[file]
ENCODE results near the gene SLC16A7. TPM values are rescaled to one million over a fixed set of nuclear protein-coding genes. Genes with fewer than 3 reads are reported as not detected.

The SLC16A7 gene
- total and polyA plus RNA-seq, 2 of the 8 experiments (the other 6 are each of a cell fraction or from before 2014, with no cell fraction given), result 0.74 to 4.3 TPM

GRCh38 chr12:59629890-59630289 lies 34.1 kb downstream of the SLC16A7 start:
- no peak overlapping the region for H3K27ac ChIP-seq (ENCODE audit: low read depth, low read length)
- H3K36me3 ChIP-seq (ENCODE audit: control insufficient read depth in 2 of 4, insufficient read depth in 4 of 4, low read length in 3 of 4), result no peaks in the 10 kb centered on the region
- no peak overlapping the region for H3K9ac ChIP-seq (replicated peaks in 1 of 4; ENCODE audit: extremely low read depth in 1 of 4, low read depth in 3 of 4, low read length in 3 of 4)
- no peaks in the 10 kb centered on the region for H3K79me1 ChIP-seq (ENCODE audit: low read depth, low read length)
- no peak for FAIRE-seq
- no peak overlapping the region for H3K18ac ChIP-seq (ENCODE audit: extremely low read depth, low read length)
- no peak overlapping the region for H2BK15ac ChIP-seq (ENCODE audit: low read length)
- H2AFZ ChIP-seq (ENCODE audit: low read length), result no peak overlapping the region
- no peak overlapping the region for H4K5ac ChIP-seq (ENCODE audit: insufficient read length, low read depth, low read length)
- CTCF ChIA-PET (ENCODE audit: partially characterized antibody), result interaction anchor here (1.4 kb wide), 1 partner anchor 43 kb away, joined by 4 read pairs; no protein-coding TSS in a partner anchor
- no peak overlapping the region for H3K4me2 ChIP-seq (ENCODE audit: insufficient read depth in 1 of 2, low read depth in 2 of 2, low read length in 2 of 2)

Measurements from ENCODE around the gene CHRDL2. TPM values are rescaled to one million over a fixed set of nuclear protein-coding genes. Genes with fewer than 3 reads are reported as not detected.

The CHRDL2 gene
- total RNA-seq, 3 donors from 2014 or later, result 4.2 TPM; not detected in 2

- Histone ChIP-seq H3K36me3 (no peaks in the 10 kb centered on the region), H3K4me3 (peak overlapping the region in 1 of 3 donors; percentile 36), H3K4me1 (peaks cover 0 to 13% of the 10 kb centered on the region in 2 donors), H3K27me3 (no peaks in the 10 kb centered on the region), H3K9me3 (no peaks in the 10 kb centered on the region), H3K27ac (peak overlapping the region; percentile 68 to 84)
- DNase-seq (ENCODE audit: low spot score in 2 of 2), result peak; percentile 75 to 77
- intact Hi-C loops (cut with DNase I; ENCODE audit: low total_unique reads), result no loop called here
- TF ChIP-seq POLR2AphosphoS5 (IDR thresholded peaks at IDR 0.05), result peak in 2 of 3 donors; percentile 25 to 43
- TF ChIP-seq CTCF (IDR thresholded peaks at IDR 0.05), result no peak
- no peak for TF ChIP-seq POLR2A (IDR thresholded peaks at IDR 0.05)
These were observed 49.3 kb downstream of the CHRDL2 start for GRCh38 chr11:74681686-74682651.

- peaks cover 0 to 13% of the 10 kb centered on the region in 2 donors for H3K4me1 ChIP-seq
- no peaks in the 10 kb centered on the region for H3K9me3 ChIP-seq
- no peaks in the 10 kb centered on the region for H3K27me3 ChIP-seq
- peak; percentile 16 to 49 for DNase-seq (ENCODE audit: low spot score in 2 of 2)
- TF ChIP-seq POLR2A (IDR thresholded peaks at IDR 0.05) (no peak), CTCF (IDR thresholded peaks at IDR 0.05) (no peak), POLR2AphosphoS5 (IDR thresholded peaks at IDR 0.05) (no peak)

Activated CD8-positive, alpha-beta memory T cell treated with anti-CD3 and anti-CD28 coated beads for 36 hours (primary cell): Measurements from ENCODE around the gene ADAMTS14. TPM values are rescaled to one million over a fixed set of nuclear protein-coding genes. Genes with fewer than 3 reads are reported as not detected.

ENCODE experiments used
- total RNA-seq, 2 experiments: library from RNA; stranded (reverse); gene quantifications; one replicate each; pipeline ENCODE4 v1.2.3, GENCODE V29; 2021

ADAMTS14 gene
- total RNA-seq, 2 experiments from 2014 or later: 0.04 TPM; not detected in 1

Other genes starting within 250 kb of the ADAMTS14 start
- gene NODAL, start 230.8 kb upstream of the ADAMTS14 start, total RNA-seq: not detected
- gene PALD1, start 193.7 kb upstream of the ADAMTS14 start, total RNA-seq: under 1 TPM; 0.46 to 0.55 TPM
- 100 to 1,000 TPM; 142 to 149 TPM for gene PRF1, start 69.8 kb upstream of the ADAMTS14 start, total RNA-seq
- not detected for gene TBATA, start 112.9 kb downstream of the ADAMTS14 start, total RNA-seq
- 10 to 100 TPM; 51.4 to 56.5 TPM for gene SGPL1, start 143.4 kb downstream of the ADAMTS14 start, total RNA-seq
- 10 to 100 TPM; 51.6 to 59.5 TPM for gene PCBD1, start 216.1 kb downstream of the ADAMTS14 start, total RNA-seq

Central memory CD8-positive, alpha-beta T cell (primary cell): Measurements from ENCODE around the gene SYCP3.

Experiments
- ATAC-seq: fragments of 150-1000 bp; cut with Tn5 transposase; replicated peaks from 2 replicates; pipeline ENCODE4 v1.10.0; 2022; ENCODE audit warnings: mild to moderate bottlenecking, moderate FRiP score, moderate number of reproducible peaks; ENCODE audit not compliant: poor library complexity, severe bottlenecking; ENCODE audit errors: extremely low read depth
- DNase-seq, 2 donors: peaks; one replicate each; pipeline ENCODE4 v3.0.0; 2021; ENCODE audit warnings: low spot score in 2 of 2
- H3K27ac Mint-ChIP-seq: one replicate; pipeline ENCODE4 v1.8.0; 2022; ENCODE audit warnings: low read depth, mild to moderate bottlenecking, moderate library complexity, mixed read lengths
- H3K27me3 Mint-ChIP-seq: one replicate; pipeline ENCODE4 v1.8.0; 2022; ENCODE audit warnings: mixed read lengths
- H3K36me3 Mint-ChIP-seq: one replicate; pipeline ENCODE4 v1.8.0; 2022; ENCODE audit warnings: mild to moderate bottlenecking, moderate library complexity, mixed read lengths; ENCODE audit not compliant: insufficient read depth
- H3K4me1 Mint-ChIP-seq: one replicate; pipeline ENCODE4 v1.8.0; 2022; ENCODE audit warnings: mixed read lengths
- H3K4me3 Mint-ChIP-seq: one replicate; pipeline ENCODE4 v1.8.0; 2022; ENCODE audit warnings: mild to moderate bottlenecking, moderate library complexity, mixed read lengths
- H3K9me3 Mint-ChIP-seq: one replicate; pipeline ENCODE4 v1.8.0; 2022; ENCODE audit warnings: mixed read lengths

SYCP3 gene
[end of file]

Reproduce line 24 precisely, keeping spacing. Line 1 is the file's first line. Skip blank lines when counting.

- no peak for TF ChIP-seq POLR2A (IDR thresholded peaks at IDR 0.05)